Dueling Elites, Catastrophic Visions, Part II

Dueling Elites, Catastrophic Visions, Part II

In a previous column, I noted the increasing reliance of certain elites on catastrophic visions to try to reconstruct the world in ways they view as desirable. In one example, the catastrophic vision is that of ubiquitous and unpredictable terrorism; in the other, global climate change as planetary disaster.

That similar tactics should be adopted simultaneously by different elites is an interesting enough phenomenon to warrant further exploration.

To begin with, it is apparent that the underlying perturbations are indeed serious. Terrorism and the complexity of increasingly conflict among different cultural and religious traditions are certainly problematic, as are the implications of global climate change and other environmental perturbations. Indeed, it is precisely because such issues are so foundational and complex that transparent, multicultural, open and sophisticated dialogs about options, costs, benefits, distributional effects of alternatives, and related policy issues are important.

Ironically, it is perhaps the increasing diversity of the world that has increased the utility of responsive catastrophic visions, an ironic antithesis to a thesis of technology mediated radical democratization of discourse. For transparency and multiculturalism are clearly not what catastrophic visions promulgated by these elites are all about. The British, for example, have long been exposed to the risks of terrorism, first from the IRA, and now from Islamic radicals.

But their commonsense response stands in marked contrast to that engineered by the American Administration, which has fostered a highly emotional environment of fear characterized by simplistic, almost paranoid, rhetoric. For Brits, terrorism is a manageable challenge; for Americans, a constant reminder of vulnerability, uncertainty and looming catastrophe.

Similarly, climate change is being repositioned from a difficult and complex challenge to a looming planetary disaster, with all other values now paling in comparison. So, for example, Vice President Gore recently stated that global warming was "infinitely" worse than Iraq, while UK environment secretary David Miliband suggests issuing all British adults with annual carbon allowances.

Indeed, the UK government has formed a study group to report back on the idea; Nature (442:340) reports that researchers favor such quotas as "a sensible way to extend emissions trading to the personal level." The connection between social engineering and environmental disaster as lever could scarcely be clearer.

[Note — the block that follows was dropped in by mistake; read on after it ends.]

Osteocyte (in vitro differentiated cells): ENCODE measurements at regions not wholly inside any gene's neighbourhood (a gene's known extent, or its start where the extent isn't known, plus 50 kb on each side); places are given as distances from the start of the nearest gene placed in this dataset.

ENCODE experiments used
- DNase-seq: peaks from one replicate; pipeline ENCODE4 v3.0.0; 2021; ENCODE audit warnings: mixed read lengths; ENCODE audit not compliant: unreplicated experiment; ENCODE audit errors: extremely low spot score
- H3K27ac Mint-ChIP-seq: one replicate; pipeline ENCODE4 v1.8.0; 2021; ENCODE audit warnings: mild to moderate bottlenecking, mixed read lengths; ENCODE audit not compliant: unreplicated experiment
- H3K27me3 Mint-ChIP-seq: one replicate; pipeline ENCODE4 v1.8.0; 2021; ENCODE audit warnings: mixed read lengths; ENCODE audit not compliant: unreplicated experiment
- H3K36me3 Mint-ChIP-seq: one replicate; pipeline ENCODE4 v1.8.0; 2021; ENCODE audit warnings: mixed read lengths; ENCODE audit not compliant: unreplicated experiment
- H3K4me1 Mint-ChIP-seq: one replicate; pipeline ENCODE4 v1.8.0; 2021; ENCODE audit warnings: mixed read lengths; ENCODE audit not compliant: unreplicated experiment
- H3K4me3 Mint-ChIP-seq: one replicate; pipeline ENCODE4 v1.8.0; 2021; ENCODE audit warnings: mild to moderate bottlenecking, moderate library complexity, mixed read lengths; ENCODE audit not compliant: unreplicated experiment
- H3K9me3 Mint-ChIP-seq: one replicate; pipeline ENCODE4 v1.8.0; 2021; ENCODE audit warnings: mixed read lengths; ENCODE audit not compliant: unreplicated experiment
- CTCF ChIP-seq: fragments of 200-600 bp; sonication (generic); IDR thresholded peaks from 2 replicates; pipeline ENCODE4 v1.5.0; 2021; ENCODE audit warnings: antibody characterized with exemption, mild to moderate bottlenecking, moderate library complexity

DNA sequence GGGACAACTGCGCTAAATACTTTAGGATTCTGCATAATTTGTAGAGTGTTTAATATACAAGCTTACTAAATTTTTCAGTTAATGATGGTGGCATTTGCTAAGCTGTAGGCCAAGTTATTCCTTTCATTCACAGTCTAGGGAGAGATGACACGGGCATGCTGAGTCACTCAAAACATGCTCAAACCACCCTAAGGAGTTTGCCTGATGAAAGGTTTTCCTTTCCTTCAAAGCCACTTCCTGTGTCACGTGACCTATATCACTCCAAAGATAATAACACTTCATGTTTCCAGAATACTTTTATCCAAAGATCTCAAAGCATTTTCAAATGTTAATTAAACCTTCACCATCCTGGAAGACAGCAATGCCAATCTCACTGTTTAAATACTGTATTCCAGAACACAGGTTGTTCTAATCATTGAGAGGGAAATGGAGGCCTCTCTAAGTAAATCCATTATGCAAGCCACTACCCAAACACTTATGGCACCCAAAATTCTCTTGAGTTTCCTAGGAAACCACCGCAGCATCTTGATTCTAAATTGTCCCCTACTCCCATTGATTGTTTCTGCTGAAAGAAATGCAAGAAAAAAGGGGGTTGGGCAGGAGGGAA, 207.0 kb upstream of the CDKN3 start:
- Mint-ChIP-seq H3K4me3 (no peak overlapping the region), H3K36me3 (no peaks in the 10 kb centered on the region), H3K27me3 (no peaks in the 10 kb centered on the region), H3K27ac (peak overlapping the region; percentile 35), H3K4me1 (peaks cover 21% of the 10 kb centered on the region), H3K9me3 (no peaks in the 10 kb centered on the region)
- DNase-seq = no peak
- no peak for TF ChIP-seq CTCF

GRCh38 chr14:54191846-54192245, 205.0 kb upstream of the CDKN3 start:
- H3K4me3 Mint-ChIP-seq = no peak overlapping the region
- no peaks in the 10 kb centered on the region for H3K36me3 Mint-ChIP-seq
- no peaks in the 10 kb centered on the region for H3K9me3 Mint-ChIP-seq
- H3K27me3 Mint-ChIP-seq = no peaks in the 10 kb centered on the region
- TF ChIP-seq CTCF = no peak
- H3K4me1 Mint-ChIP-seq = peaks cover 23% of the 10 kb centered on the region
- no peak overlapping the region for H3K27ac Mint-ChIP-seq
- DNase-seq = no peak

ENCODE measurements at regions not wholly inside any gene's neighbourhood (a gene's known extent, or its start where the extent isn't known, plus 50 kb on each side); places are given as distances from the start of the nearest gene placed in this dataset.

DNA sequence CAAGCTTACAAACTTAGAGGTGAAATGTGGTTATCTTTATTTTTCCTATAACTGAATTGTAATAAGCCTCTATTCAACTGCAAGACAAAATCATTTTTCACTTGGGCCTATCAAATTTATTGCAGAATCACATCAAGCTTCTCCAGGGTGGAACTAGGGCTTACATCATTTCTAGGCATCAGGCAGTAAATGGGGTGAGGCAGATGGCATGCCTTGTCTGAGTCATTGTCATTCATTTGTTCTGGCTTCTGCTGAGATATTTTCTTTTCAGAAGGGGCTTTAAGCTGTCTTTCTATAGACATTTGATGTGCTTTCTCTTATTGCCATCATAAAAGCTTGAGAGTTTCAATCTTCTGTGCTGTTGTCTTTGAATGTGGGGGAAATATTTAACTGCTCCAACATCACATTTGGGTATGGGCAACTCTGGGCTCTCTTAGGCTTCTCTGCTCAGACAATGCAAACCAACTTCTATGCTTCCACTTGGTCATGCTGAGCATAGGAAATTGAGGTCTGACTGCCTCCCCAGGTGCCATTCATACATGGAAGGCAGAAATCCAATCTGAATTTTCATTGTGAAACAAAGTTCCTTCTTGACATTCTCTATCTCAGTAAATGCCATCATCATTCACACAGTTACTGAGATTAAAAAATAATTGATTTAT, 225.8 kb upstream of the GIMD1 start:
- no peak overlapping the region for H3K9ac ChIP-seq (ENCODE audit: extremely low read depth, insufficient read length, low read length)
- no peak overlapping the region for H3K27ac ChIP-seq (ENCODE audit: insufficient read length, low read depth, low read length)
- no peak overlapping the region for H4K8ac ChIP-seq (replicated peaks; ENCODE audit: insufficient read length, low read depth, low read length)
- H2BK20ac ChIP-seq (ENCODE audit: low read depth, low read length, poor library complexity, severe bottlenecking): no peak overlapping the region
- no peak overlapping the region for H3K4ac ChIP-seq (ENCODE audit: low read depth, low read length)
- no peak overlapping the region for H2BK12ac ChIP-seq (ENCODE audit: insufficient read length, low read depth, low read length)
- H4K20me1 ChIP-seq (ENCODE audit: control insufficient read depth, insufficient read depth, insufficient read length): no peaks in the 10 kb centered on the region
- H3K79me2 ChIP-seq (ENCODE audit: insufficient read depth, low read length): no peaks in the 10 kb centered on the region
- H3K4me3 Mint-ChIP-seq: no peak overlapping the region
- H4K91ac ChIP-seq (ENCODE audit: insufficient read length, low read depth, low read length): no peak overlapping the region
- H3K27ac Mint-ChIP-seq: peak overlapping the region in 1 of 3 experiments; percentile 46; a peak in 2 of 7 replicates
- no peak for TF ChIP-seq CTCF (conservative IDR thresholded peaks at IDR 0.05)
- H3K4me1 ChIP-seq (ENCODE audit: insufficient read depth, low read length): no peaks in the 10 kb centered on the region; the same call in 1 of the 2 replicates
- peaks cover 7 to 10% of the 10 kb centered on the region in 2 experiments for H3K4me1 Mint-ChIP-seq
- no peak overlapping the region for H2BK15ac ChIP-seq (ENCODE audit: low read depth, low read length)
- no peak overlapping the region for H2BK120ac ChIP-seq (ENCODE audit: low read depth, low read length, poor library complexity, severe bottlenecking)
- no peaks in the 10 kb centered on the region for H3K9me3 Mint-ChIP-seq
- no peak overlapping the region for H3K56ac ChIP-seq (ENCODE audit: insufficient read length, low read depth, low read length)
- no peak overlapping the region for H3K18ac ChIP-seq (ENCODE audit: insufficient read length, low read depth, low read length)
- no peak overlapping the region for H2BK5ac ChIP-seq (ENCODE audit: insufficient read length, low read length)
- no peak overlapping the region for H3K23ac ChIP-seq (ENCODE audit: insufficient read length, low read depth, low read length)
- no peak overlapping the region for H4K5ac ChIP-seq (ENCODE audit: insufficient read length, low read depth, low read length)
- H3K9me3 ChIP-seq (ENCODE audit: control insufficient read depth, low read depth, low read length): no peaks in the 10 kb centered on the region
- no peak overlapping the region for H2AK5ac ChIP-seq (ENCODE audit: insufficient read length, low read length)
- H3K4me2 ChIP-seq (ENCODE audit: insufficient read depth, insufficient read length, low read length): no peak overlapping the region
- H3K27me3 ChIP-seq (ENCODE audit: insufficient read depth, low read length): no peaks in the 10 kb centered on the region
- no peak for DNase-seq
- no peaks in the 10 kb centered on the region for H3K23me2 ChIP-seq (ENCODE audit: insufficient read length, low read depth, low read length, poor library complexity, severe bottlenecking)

Similarly, a recent report in Science notes the reluctance of some climate scientists to consider geoengineering solutions to global climate change not because they don't work, but because they don't require social engineering (314:401-403). As one European climate scientist complains, "You're papering over the problem [by even considering geoengineering options] so people can keep inflicting damage on the climate system without having to give up fossil fuels."

Why such visions? For one thing, elites generally benefit from stability; moreover, in this case the relevant elites are heavily invested in particular worldviews. Their challenge is thus to impose stability and their teleology on an increasingly fractious, complex, information-rich, networked, and multicultural world. Mere communication, even propaganda, is increasingly inadequate in such an environment; indeed, even the Big Lie technique loses efficacy (although it is still tried by aficionados; consider the Administration's efforts to link Al-Qaeda and Saddam’s regime).

Under such circumstances, when the global information structure itself creates a radical heterogeneity, those who do not ideologically agree must be coerced, and only catastrophic visions are adequate to force homogeneity. Modern technology has created radical ontological diversity, and those who wish ideological hegemony over political discourse, be they neoCons or global warming activists, must generate eschatological, indeed apocalyptic, constructs if they hope to overcome it. The more diverse the dialog, the more catastrophic the necessary vision must be. Terrorism and environmental perturbations are real; the catastrophic constructions based on them are weapons of hegemonic cultural imperialism.

For the point is not that the underlying phenomena are not serious, complex challenges requiring sophisticated understanding and responses. Indeed, it is precisely because they are that their conversion into necessarily oversimplified catastrophic visions by elites blinded by their own teleologies is so dangerous. For this process is not about actually responding to the challenges, but about short-circuiting democratic and open dialog for the purposes of ensuring the dominance of particular worldviews. What is at risk is not just the opportunity for rational and robust policy alternatives, but the democratic and transparent governance processes which an increasingly complex world demands for stability, resiliency and understanding.

Behind these catastrophic visions lies not salvation from disaster, but the medieval reassertion of the validity of ideological authority over secular values and the free individual of the democratic polity.


Brad Allenby is professor of civil and environmental engineering at Arizona State University, a fellow at the University of Virginia's Darden Graduate School of Business, and previously was AT&T's vice president of environment, health, and safety.